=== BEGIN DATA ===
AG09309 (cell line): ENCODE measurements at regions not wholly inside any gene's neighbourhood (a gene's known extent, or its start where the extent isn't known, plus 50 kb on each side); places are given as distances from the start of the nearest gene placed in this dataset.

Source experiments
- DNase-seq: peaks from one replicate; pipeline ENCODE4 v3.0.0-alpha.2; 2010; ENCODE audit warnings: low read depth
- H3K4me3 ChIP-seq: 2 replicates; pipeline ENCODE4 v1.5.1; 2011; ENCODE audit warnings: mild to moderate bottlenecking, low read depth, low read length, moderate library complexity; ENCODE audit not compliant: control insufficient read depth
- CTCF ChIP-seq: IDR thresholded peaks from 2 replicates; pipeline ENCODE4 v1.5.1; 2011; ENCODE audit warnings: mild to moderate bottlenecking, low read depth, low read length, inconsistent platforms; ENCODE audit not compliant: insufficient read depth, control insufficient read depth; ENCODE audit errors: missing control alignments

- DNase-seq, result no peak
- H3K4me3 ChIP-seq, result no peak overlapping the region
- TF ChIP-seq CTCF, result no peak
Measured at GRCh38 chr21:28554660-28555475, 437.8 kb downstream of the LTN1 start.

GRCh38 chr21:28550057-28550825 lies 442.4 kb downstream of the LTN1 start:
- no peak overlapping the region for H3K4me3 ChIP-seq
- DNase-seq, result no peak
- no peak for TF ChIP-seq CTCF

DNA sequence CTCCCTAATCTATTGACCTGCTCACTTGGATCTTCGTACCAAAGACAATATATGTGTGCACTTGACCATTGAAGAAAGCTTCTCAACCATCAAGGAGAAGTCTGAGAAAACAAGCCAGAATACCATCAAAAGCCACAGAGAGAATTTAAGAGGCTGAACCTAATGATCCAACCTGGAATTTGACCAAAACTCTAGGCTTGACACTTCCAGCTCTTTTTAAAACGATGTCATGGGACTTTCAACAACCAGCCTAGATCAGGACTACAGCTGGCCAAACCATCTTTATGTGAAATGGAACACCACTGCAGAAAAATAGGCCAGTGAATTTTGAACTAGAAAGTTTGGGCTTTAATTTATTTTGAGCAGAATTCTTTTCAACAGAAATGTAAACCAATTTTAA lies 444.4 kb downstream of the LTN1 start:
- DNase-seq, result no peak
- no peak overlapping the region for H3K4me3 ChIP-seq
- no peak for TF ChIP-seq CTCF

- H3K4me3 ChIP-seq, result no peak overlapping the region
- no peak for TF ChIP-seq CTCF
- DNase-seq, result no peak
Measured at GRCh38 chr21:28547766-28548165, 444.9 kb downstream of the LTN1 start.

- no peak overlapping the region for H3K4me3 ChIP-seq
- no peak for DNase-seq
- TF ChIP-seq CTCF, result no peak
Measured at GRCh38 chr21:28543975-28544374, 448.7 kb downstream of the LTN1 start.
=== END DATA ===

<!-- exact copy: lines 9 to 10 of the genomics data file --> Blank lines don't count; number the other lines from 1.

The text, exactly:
Measured at GRCh38 chr21:28554660-28555475, 437.8 kb downstream of the LTN1 start.

GRCh38 chr21:28550057-28550825 lies 442.4 kb downstream of the LTN1 start: